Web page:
If you see someone displaying the signs of drowning listed above, call out to them, Ramos says. “If the person can’t respond, that’s your first indicator that they are truly in need of help,” he says.

Ask someone nearby to call 911 while you try to help the drowning person. If there’s no one else around, help the person first, then call 911 yourself. 

Your first instinct may be to jump into the water and grab the drowning person. But resist the urge. 

“The hardest part, if it’s a loved one, is to keep yourself from going in and doing something that’s going to harm you,” Quan says. Here’s why: Drowning people may instinctively grab on to you and—inadvertently—push you under the water.

Instead, first try to reach them from land. If you’re in a pool, lie down on the edge of the pool deck and reach your arm out to the person. Or stand on the pool’s ladder, holding the bar with one hand, and reach out to the person from there.

For any body of water, you can also use an object to extend your reach—a pool noodle, an oar or a paddle, a rake or another garden tool, or even a loose tree branch. The drowning person can grab on to one end, allowing you to pull them to safety.

If you are unable to reach them from land, toss the person a flotation device. An inner tube, a life jacket, even a sealed and empty cooler or water jug will do if no lifeguard ring is available. Encourage him to hold on to the object and try to paddle to safety.

If a drowning person is simply too far out for you to toss her a floating object, Ramos recommends that you (or the most competent swimmer in your group) grab an item that can provide flotation and swim toward the person. But don’t make direct contact.

Once you get close enough, extend the item toward the drowning person, keeping a safe distance from him, Ramos says. Hold on to the other end of the person’s flotation device, and, without touching him, swim him to solid ground.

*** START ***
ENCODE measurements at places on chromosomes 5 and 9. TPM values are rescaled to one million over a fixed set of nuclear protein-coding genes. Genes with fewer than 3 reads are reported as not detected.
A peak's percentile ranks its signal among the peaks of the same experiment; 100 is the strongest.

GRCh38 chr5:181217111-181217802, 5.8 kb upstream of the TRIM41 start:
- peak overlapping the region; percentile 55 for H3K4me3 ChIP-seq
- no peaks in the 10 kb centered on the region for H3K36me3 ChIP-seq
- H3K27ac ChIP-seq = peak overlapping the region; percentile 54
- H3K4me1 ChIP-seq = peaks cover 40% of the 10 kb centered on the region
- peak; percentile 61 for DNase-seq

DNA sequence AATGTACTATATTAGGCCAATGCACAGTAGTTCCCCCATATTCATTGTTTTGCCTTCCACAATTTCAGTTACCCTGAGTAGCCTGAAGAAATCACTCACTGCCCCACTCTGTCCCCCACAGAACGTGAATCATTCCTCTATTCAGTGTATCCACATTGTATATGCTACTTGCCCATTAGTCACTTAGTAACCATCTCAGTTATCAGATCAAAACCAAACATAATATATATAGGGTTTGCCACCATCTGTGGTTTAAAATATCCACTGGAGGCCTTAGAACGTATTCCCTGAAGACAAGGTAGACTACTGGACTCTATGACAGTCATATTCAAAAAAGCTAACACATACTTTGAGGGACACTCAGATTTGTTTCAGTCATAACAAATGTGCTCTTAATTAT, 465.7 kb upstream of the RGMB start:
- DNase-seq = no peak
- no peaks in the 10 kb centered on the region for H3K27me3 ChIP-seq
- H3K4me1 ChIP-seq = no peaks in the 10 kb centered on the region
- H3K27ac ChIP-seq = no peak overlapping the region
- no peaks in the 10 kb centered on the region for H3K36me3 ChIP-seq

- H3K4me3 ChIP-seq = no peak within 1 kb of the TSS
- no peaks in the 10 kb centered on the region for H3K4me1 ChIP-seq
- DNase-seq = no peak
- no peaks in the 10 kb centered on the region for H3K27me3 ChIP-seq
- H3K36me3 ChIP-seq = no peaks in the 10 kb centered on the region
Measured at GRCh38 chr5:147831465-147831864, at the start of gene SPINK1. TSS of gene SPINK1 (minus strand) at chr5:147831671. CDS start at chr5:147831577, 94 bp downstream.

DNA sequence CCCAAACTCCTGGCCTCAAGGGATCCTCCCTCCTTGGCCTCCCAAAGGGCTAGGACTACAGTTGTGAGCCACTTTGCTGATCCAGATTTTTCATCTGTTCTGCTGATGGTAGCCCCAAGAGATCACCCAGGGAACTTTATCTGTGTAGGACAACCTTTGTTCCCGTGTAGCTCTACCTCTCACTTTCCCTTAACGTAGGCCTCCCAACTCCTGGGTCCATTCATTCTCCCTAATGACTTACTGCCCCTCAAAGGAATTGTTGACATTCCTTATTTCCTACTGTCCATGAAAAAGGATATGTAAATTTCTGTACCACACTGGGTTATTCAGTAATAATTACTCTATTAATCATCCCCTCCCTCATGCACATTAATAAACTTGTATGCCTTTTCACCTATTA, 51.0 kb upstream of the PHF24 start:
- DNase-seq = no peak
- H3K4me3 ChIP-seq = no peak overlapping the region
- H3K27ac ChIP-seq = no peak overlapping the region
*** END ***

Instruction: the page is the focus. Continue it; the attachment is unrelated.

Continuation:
If the person is unconscious, try to get a flotation device around her so that she can stay afloat, Ramos says. But if the person has already gone under and is unreachable from the surface, the Red Cross recommends waiting for professional help.

Once you’re both back on shore, if you haven’t yet called 911, do so right away. Even if the person you rescued is awake and alert, he should be evaluated by an emergency medical technician.

And if the person you’ve rescued is unconscious and no one in your group has CPR training, the 911 dispatcher can coach you over the phone.

If someone does have CPR training and determines that the rescued person needs it, she should start right away. (Experts say all adults should know how to do CPR—for more on this, see our report.)

Finally, create an emergency plan for the future. Before you visit swimming areas with friends or family, determine how you might contact emergency services in the case of spotty cell service. When you pack your beach bags, include at least two flotation devices that could be used in the event of an emergency.